Comparing the tragedy in the main characters and their fear of death in both "the Last Night" and "Refugee Blues" both of these extracts are about believing in something which the Nazis don 't believe in and, because of this being chased around and being punished for it. The lament "Refugee Blues" was written by W.H. Auden, in this lament she talked about how a Jew and his wife had to try and survive the abuses. It tells us how all Jews were forced to run away from home and then abused by the Nazis during the Holocaust. "The Last Night" was written by Sebastian Faulks, this is from an extract from Charlotte Gray. This extract is about two young brothers waiting for the the transport that will bring them to their last destination. Both these poems are very tragic, they both are about people who know hey are going to die in the hands of the Nazis.
An argument can be made that this photograph does not offer a complete or accurate picture of the migrants who had lived during the time. The audience is given little background into the lives of the actual events that have created these native “refugees”. Even with the popularity of Steinbeck’s “Grapes of Wrath,” that painted the harsh reality of migrant workers, it did not completely encapsulate the, “ segregation and oppression ... nearly identical to those employed by Hitler during the Holocaust, which was happening at the same time.” Although many media portrayals had characterized these awful conditions, the metaphor to the Holocaust and invoking the ideas of refugees is mainly hyperbole to incite an emotional response. But from the
Another common fear during the First World war was emasculation. The loss of masculinity is mainly visible in the patients ' consciousness (Harris, 1998), thus in patients ' relationships, but also in dreams and nightmares and it is visible in Owen 's poetry as well. An extract in Regeneration that discusses the emasculation of the soldiers can be found in chapter four. Pat Barker already foreshadows on page 29 that emasculation is going to be an important theme in the chapter, as Anderson wonders if being locked up can be a "emasculating experience". The scene when Sassoon and Graves go swimming really emphasises the topic emasculation. Graves flashes his scar on his thigh, on which Sassoon comments: "An inch further down-" (Barker, 1992, p. 32). Graves reacts sensitively when he thinks that this comment will result in a ladies choir joke. This is the ultimate lack of masculinity when a man does not have his genital parts; the most important symbol for manliness. This paragraph is obviously about the emasculation, but the loss of masculinity is also visible in the relationship between Billy Prior and Sarah Lumb. Prior wants to discuss his feelings about and his experiences of the war with Sarah, but this is frowned upon by society (Saxová, 2007). This contempt of emasculations is also made clear in Owen 's "Disabled". This poem discusses the faith of a teen soldier who has lost his limbs in the trenches and is confined to his wheelchair, utterly helpless. Relationships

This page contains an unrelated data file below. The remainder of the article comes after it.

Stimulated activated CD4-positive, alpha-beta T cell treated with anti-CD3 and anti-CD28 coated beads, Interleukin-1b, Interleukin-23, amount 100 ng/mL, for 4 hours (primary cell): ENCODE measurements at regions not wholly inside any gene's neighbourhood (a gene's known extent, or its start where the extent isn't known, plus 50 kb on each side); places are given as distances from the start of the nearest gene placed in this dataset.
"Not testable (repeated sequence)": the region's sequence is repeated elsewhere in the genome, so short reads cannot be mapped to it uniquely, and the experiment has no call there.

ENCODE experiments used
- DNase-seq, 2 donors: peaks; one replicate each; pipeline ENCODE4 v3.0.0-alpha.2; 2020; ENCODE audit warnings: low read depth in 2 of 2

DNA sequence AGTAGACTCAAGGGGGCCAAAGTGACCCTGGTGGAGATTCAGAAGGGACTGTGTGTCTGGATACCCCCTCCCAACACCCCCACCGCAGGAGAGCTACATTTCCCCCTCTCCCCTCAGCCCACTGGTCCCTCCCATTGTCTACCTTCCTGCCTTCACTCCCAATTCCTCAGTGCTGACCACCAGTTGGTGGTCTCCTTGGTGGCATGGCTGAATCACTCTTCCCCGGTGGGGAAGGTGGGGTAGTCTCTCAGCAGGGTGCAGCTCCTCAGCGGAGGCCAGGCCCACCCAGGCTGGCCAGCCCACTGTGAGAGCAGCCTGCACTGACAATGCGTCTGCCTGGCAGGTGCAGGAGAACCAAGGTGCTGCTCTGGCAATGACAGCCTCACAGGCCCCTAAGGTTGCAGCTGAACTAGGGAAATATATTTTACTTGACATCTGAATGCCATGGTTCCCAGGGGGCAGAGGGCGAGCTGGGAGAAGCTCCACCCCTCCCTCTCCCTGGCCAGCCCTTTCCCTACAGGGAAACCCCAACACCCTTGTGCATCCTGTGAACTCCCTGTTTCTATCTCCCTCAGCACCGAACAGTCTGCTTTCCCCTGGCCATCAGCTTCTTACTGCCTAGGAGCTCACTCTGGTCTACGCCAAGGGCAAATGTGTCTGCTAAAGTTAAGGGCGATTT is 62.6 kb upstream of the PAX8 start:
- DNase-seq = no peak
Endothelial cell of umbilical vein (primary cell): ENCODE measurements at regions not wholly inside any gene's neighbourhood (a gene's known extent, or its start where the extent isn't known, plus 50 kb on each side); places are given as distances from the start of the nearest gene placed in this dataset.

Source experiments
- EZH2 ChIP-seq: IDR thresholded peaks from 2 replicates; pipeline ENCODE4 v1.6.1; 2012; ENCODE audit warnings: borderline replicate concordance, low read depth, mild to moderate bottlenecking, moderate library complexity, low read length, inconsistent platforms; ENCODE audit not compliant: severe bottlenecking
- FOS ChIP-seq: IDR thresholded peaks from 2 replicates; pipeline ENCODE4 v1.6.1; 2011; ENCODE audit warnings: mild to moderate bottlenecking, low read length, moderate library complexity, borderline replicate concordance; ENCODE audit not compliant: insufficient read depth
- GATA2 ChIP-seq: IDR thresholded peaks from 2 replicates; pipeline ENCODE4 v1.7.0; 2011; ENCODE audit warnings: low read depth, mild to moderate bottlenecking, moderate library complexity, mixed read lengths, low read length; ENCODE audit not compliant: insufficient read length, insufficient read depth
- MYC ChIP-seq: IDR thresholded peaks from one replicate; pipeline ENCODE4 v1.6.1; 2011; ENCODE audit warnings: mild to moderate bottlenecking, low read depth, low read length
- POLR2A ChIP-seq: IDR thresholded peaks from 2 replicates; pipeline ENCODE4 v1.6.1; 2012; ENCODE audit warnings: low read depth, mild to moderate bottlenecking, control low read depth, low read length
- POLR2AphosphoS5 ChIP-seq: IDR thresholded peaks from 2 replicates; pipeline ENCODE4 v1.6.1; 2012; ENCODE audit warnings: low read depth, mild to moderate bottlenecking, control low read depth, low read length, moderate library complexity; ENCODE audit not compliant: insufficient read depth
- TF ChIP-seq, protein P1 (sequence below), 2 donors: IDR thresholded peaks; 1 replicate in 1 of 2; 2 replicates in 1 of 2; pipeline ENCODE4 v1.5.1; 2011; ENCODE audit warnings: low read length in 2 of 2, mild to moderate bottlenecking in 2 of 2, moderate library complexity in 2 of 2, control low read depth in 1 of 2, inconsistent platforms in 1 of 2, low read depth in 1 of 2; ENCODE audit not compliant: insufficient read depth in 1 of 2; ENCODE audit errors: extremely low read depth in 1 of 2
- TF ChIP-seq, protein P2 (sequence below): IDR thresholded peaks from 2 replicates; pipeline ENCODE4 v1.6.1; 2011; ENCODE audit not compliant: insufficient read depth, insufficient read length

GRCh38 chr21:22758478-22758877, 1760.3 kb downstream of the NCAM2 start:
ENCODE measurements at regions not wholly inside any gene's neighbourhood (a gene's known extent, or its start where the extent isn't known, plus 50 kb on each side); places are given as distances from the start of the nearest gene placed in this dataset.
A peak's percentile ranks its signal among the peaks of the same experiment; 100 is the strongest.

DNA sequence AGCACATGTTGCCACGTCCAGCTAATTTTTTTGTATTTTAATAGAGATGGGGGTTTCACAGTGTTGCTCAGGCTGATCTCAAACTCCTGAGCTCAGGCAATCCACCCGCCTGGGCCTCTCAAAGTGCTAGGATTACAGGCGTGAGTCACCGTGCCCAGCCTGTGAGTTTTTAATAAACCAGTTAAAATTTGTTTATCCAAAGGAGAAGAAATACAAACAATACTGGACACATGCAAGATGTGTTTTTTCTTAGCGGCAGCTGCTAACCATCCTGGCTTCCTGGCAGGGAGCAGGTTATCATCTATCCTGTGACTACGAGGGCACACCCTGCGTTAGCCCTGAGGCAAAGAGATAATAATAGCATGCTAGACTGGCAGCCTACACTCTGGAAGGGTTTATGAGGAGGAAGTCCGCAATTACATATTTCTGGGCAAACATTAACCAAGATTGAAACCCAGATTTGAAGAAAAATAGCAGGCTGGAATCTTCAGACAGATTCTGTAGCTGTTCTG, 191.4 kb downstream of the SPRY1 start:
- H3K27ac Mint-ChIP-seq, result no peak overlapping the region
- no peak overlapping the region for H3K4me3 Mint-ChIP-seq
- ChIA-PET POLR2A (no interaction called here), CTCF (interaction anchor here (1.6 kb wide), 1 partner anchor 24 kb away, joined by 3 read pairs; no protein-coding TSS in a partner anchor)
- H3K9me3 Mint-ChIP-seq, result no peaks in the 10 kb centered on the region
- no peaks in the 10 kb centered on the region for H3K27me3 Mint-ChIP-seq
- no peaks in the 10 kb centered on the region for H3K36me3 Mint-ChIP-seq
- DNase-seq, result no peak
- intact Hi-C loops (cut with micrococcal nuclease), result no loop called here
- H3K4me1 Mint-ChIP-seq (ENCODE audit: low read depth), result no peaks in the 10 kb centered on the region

In the trenches of World War One poetry many great and still appreciatively read poets were produced. Their powerful poems form the memory and shape the way in which the World War One is commemorated. “Soldiers with a literary bent turned to poetry to describe their experiences, capture their sensations,
"Disabled" by Wilfred Owen is a poetic analysis of war that exposes the struggles of adjusting to civilian life. A deeper analysis of "Disabled" reveals the irony of war; a soldier's fight for his country's freedom which results in the sacrifice of his mental and physical freedom. The soldiers and their families suffer from the scars and traumatic events of the war daily, while those that benefit can remain in oblivion of their suffering. Owen’s "Disabled" gives the readers an intimate poem detailing the tragic loss of humanity that a soldier suffers. Because of the war, the soldier has been reduced in mind and body. His friends, essence, memories, desirability, physical strength and admiration all ripped away from him without warning. This
In the poems “Disabled” by Wilfred Owen and “The Bright Lights of Sarajevo” by Tony Harrison, both poems present the truths of war. However, both differ in terms of setting and contrast that help depicts the similarities between their theme. Disabled takes place within World War I as Owen vividly describes the subject’s amputation, but the poem is centered around the subject’s adjustment to civilian life after war. In The Bright Lights of Sarajevo although Harrison discusses the consequences of partaking in war in the town, he illustrates the way in which life goes on regardless the horrific impact. Through use of setting and contrast, both poets contribute to presenting the theme of the realities of war.
The poem Refugee Blues was written by Wilfred. H .Auden in 1939 during World War Two. “Refugees Blues” is in reference to the abuse of human rights and the suffering, despair and isolation that all refugees experience during their journey of survival. The poet uses a range of techniques such as contrast, emotive language and personification to convey the hardship refugees had to endure. The refugees in this case were the Jews.